The Dog Cemetery near Paris

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 On the outskirts of Paris, in the charming town of Asnières-sur-Seine, you will find the “Cimetière des Chiens et Autres Animaux Domestiques” (Cemetery of Dogs and Other Domestic Animals), the oldest pet cemetery in the world. More commonly known as the Paris Dog Cemetery It is truly a cemetery like no other and it attracts over 3,500 visitors every year. To this day the Dog Cemetery in Paris remains a testament to the unique bond between man and animals.

In 1899, following the approval of a law authorizing the burial of animalsjournalist Marguerite Durant and lawyer Georges Harmois decided to found the Cemetery of Dogs and Other Domestic animals on l’île des Ravageurs. It was opened that very same year and has been very successful ever since. In 1987, the Paris Dog Cemetery was finally classified as a historical monument by the French government. More than just a cemetery, this place charged with emotion and grief has become a symbol of the powerful love and affection that masters have for their dearly departed fellow companions.

Paris Dog Cemetery famous tombs and monuments

At the entrance of the cemetery there is a monument dedicated to a dog named Barry who died in the nineteenth century. He belonged to the monks of the Hospice du Grand Saint Bernard and was trained to search for lost travelers on stormy days.

 Another monument, erected in 1912, is devoted to police search and rescue dogs. Among others, you will find “Butterfly“, a dog who served for 8 years in the 16th arrondissement of Paris, and “Leo“, who was unfortunately killed in the line of duty.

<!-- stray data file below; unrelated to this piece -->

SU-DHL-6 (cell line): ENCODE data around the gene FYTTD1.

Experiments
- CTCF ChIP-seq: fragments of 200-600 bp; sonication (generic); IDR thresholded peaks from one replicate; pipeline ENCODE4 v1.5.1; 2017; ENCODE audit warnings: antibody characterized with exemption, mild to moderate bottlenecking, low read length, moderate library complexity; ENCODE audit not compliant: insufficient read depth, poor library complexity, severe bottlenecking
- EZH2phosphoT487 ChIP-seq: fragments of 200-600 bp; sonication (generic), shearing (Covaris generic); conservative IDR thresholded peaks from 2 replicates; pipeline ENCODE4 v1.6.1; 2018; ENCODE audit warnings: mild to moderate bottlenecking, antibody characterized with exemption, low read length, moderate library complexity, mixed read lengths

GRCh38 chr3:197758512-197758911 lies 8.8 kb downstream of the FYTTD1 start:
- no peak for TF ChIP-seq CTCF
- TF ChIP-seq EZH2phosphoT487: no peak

The Paris Dog Cemetery also houses the remains of pets that belonged to princes, dukes and famous French icons such as Alexandre Dumas and Sacha Guitry. In addition, you will find other dogs like “Moustache“, a hero of Napoleon’s Great Army and “Prince of Wales“, a dog who participated in more than 400 on-stage performances at the Théâtre du Gymnase. You can even see the tomb of the Hollywood star “Rin Tin Tin“!

It doesn´t end there, as other unusual pets are also buried in the Paris Dog Cemetery, including Kiki the monkey, Cocotte the chicken and Faust the sheep!

Finally, in 1958, a stray dog came to die in front of the cemetery and the management decided to erect a monument in his honor. This was the 40,000th animal to be buried in the Cemetery of Dogs in Paris.

The Cemetery of Dogs in Asnières-sur-Seine is just a 20 minute metro ride from Paris center. So if you want to make a quick pit stop, the ideal move is to stay in one of our lovely vacation rentals with Localnomad Paris and drop by one afternoon. This place is so charged with emotion it´s sure to spark a reaction even from those with a heart of stone. Enjoy!

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